In some bad news for the person with the CIO job, the results couldn’t be more clear. On average, women make up 20.2% of top executives among companies that scored in the highest quartile in terms of the company’s total effectiveness. For companies in the second quartile, that number slips to 17.5%. For those in the third quartile, it’s lower still, at 15.4%. And at the companies that are least effective overall, an average of just 12% of executives are female.
As Covid-19 continues to take a toll on the company’s physical and economic health, women have found themselves bearing much of the hardship. They have lost more jobs than men, and they’ve also had to shoulder an inordinate share of housework and family caregiving responsibilities. More than one in four women now say they may quit or scale back their jobs. This is a trend that threatens the gender balance at all kinds of companies. Before the pandemic the representation of women in corporate America was slowly trending in the right direction. However, if women are compelled to leave the workforce, we’ll end up with far fewer women in leadership – and far fewer women on track to be future leaders. CIOs need to realize that all the progress we’ve seen over the past five years could be erased.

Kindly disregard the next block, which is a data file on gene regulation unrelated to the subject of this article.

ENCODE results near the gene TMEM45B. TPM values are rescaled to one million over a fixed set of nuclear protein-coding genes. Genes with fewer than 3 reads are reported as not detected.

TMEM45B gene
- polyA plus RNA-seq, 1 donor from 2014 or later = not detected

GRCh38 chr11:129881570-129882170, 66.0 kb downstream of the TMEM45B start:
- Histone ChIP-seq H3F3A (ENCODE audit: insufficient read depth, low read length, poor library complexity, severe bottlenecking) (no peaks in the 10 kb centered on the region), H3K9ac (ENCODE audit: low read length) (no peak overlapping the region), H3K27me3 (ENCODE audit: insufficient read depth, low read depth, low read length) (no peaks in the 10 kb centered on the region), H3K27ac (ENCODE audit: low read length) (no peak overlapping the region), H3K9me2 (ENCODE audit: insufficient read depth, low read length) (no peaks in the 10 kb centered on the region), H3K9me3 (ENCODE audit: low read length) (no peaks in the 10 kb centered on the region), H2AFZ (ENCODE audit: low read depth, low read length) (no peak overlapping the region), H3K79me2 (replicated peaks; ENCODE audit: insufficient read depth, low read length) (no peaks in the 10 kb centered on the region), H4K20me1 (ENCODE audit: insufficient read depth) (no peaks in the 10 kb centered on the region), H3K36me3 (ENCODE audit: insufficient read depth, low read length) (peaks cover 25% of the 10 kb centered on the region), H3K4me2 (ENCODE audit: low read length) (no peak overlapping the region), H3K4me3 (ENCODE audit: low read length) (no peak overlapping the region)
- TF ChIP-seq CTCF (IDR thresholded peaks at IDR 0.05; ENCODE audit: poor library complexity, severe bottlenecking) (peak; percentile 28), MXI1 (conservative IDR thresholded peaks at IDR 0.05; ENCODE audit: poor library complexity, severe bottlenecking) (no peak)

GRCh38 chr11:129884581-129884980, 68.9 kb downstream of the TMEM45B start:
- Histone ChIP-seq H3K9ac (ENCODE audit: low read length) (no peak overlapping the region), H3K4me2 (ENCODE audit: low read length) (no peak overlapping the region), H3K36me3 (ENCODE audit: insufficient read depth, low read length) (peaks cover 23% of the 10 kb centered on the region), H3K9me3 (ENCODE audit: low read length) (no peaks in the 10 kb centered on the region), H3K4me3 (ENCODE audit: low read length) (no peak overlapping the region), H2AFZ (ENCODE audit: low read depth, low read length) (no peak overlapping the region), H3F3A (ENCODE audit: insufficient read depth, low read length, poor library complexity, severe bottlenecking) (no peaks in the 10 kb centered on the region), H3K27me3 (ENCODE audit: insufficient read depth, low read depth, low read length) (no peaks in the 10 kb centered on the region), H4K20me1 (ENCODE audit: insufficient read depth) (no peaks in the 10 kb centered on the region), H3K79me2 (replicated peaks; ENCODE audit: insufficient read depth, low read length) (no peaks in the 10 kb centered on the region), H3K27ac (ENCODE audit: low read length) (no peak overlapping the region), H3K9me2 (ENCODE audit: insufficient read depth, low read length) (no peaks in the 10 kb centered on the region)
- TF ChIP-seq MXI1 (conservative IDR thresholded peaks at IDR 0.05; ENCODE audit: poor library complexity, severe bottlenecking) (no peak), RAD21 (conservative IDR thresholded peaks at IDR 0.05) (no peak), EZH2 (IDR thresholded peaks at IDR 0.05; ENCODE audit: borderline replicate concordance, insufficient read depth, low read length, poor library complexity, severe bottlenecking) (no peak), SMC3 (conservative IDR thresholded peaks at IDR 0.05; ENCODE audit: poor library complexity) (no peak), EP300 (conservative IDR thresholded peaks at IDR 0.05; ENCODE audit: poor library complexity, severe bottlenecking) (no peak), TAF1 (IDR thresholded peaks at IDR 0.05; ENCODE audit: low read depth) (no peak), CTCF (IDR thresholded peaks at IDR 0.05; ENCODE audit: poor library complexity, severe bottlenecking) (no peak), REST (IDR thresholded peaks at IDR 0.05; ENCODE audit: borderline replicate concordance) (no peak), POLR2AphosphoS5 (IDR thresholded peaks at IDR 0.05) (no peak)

How To Solve The Missing Women Problem
The loss of women in the workplace could have implications for how well companies perform across a host of functions. The study showed that companies in the highest quartile in each of the five categories have a far greater concentration of top women executives than do those businesses in the lowest quartile. The biggest spread was in social responsibility. At firms that score in the highest quartile, an average of 22% of top executives are women, compared with 10.9% for companies in the bottom quartile.